- Reordering of existing information in the drug facts label of an OTC monograph drug;
- Addition of information to the “Other Information” section of the drug facts label of an OTC monograph drug (subject to certain limitations);
- Modification to the “Directions for Use” section of the drug facts label of an OTC monograph drug, consistent with a minor dosage form change;
- Standardization of the concentration or dose of a specific finalized ingredient within a particular finalized monograph;
- Change to ingredient nomenclature to align with nomenclature of a standards-setting organization; or
- Addition of an interchangeable term in accordance with section 330.1 of title 21, Code of Federal Regulations (or any successor regulations).
Based on program implementation experience or other factors found appropriate by FDA, FDA may also characterize any OMOR as a Tier 2 OMOR (including recharacterizing a request from Tier 1 to Tier 2) and publish such determination in a proposed order issued pursuant to section 505G of the FD&C Act.
14. What is prescription to OTC switch?
Prescription to OTC switch refers to over-the-counter marketing of a product that was once a prescription drug product, for the same dosage form, population, and route of administration.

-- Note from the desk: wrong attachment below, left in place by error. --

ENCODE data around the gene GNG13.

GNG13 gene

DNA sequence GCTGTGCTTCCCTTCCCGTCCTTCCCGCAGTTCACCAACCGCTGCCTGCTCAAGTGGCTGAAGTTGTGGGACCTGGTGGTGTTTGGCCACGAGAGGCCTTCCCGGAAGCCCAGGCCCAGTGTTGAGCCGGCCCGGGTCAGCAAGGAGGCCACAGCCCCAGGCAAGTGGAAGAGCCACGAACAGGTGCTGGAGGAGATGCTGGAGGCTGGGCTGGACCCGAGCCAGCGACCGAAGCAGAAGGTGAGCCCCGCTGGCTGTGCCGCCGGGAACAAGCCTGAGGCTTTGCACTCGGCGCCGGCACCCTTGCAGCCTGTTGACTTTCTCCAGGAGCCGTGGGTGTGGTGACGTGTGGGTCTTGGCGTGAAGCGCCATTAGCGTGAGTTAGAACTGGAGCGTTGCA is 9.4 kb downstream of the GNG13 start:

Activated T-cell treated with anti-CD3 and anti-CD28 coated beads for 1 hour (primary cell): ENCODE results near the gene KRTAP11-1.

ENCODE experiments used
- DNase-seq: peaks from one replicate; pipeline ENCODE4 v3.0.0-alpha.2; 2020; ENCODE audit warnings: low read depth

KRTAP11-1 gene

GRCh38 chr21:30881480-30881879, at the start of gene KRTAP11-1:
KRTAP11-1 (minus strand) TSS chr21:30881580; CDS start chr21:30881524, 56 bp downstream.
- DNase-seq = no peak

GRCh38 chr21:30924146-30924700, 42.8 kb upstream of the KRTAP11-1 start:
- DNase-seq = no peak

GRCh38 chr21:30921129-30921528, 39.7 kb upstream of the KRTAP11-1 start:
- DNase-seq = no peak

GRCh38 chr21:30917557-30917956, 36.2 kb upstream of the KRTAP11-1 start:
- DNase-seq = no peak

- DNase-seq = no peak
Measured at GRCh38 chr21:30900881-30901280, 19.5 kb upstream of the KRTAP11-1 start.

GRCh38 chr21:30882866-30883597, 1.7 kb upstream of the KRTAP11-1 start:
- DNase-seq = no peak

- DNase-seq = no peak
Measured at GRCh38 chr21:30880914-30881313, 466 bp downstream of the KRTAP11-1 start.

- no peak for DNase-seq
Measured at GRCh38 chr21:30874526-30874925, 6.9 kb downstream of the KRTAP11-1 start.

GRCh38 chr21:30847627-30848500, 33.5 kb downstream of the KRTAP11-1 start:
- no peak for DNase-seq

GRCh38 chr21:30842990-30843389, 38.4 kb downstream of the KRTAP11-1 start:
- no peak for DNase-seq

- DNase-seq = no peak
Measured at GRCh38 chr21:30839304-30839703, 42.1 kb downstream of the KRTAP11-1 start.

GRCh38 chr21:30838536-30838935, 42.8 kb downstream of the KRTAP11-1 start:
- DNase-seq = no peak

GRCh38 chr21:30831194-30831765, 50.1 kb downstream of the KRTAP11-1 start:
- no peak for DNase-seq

15. How is a prescription to OTC switch accomplished?
An efficacy supplement should be submitted to an approved NDA for a prescription product if the sponsor plans to switch the drug product covered under the NDA to OTC marketing status in its entirety without a change in the previously approved conditions of use (e.g., indication, dosage form, route of administration, target population, etc.). An NDA should be submitted if the sponsor is proposing to convert some but not all of the approved prescription conditions of use to OTC marketing status. An original NDA needs to be submitted if the sponsor plans to market either a new product OTC whose active ingredient, indication, dosage form, etc. has never previously been marketed OTC.
16. What is standardizing OTC labeling?
In the Federal Register of March 17, 1999 (PDF - 1MB), FDA published a final regulation (21 CFR 201.66), establishing standardized content and format for the labeling of OTC drug products. Standardized labeling for OTC drug products is intended to make it easier for consumers to understand and use OTC drug products safely and effectively. The labeling regulations in 21 CFR 201.66 cover all OTC drug and drug-cosmetic products, whether marketed under a 505(b)(1) application, a 505(b)(2) application, abbreviated new drug application ,or an OTC drug monograph.
17. What is professional labeling?
Some OTC monographs contain professional labeling that provides specific information to health professionals for uses not included in OTC drug labeling.
18. What monographs contain professional labeling?
OTC drug monographs with professional labeling include those in the following drug categories:
- Topical Antifungal
- Cough and cold
- Internal analgesics
19. Where can I find additional information about the Office of Nonprescription Drugs and nonprescription drug products?
Helpful Web Sites:
- OTC Monographs @ FDA
- Drug Application Approval Process
20. Whom should I contact if I still have questions about the Office of Nonprescription Drugs and nonprescription drug products?
- Consumer Questions: Division of Drug Information at (301) 796-3400 or by email at email@example.com
- Industry Questions: The Office of Nonprescription Drugs on the web (Office of Nonprescription Drugs)